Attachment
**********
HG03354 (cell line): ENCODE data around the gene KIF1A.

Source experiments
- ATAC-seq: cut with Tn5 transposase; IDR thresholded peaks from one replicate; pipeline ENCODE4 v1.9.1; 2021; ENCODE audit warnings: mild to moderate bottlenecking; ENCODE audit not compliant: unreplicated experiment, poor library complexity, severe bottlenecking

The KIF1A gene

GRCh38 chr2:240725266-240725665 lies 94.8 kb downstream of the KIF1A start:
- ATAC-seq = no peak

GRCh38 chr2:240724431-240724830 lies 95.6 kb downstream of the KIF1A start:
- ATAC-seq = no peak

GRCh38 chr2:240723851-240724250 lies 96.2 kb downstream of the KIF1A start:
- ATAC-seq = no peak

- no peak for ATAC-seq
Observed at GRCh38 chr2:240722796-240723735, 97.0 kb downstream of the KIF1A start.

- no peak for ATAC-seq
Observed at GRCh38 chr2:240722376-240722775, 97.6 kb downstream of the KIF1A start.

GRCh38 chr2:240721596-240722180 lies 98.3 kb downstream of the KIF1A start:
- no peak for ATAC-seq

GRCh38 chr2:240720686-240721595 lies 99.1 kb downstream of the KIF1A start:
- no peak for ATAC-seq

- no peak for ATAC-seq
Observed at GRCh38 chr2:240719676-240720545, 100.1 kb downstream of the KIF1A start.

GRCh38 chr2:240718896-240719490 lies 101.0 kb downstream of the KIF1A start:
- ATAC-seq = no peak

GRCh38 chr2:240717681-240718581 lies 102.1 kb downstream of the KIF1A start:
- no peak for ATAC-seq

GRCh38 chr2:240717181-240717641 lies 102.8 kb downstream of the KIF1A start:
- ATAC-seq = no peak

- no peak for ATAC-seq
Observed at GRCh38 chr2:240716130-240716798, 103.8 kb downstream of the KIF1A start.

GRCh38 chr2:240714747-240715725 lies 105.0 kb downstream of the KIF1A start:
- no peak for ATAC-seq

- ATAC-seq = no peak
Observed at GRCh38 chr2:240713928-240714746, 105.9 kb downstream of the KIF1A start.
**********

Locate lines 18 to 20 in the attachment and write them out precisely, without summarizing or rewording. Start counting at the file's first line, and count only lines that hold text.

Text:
- no peak for ATAC-seq

- no peak for ATAC-seq
Observed at GRCh38 chr2:240719676-240720545, 100.1 kb downstream of the KIF1A start.